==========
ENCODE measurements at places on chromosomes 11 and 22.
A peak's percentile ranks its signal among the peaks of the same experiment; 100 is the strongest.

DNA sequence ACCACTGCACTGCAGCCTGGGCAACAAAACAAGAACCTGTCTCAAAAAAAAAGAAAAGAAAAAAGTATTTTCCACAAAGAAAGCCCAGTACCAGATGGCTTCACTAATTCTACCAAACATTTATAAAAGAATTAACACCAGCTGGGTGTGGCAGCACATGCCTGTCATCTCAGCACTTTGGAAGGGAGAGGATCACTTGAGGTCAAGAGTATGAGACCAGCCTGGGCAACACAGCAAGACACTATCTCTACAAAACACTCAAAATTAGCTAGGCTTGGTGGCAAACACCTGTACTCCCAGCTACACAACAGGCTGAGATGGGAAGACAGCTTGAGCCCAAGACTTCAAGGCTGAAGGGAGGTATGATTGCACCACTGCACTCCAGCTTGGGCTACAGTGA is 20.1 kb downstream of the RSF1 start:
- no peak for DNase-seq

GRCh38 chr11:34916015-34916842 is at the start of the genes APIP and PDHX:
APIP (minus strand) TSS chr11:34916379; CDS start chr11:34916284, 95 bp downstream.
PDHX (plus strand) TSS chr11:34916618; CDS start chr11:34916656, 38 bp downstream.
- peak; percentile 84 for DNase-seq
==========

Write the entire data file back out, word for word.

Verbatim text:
ENCODE measurements at places on chromosomes 11 and 22.
A peak's percentile ranks its signal among the peaks of the same experiment; 100 is the strongest.

DNA sequence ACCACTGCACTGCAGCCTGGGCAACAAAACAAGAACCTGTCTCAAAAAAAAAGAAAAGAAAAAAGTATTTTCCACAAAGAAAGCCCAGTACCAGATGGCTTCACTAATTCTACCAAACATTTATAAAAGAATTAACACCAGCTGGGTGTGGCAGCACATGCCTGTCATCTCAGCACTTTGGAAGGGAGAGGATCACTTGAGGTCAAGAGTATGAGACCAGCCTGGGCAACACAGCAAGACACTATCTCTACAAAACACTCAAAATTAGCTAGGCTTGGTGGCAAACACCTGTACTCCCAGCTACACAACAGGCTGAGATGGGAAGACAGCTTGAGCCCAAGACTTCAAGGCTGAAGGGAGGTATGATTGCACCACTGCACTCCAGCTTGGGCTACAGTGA is 20.1 kb downstream of the RSF1 start:
- no peak for DNase-seq

GRCh38 chr11:34916015-34916842 is at the start of the genes APIP and PDHX:
APIP (minus strand) TSS chr11:34916379; CDS start chr11:34916284, 95 bp downstream.
PDHX (plus strand) TSS chr11:34916618; CDS start chr11:34916656, 38 bp downstream.
- peak; percentile 84 for DNase-seq